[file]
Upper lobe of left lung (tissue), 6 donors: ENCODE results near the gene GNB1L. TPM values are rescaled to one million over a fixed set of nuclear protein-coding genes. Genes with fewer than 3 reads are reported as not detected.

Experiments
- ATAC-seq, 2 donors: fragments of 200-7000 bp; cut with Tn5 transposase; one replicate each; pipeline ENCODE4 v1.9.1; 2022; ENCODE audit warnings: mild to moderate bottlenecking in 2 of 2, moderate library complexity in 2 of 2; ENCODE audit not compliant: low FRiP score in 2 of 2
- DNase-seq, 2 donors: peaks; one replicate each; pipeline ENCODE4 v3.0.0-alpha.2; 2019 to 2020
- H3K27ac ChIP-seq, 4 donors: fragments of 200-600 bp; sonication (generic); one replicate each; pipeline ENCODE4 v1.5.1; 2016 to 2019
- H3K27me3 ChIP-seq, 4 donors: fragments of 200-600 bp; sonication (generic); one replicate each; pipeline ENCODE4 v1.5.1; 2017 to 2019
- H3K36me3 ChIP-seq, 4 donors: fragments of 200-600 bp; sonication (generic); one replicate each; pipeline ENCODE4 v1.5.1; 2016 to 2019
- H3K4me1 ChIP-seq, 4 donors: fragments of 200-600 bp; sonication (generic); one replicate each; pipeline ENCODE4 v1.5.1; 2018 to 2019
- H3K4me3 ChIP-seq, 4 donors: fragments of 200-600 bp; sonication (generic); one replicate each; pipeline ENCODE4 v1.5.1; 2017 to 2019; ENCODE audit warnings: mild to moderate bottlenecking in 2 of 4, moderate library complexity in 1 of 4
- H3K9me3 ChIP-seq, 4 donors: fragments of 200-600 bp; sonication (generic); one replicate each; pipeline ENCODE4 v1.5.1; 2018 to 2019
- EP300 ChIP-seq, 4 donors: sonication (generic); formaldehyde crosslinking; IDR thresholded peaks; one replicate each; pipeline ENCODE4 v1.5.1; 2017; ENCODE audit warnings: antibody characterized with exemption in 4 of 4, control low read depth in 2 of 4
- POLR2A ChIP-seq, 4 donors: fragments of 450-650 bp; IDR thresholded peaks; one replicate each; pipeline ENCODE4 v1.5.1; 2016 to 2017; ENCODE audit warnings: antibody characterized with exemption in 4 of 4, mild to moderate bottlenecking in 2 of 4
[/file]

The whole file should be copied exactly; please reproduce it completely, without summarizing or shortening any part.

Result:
Upper lobe of left lung (tissue), 6 donors: ENCODE results near the gene GNB1L. TPM values are rescaled to one million over a fixed set of nuclear protein-coding genes. Genes with fewer than 3 reads are reported as not detected.

Experiments
- ATAC-seq, 2 donors: fragments of 200-7000 bp; cut with Tn5 transposase; one replicate each; pipeline ENCODE4 v1.9.1; 2022; ENCODE audit warnings: mild to moderate bottlenecking in 2 of 2, moderate library complexity in 2 of 2; ENCODE audit not compliant: low FRiP score in 2 of 2
- DNase-seq, 2 donors: peaks; one replicate each; pipeline ENCODE4 v3.0.0-alpha.2; 2019 to 2020
- H3K27ac ChIP-seq, 4 donors: fragments of 200-600 bp; sonication (generic); one replicate each; pipeline ENCODE4 v1.5.1; 2016 to 2019
- H3K27me3 ChIP-seq, 4 donors: fragments of 200-600 bp; sonication (generic); one replicate each; pipeline ENCODE4 v1.5.1; 2017 to 2019
- H3K36me3 ChIP-seq, 4 donors: fragments of 200-600 bp; sonication (generic); one replicate each; pipeline ENCODE4 v1.5.1; 2016 to 2019
- H3K4me1 ChIP-seq, 4 donors: fragments of 200-600 bp; sonication (generic); one replicate each; pipeline ENCODE4 v1.5.1; 2018 to 2019
- H3K4me3 ChIP-seq, 4 donors: fragments of 200-600 bp; sonication (generic); one replicate each; pipeline ENCODE4 v1.5.1; 2017 to 2019; ENCODE audit warnings: mild to moderate bottlenecking in 2 of 4, moderate library complexity in 1 of 4
- H3K9me3 ChIP-seq, 4 donors: fragments of 200-600 bp; sonication (generic); one replicate each; pipeline ENCODE4 v1.5.1; 2018 to 2019
- EP300 ChIP-seq, 4 donors: sonication (generic); formaldehyde crosslinking; IDR thresholded peaks; one replicate each; pipeline ENCODE4 v1.5.1; 2017; ENCODE audit warnings: antibody characterized with exemption in 4 of 4, control low read depth in 2 of 4
- POLR2A ChIP-seq, 4 donors: fragments of 450-650 bp; IDR thresholded peaks; one replicate each; pipeline ENCODE4 v1.5.1; 2016 to 2017; ENCODE audit warnings: antibody characterized with exemption in 4 of 4, mild to moderate bottlenecking in 2 of 4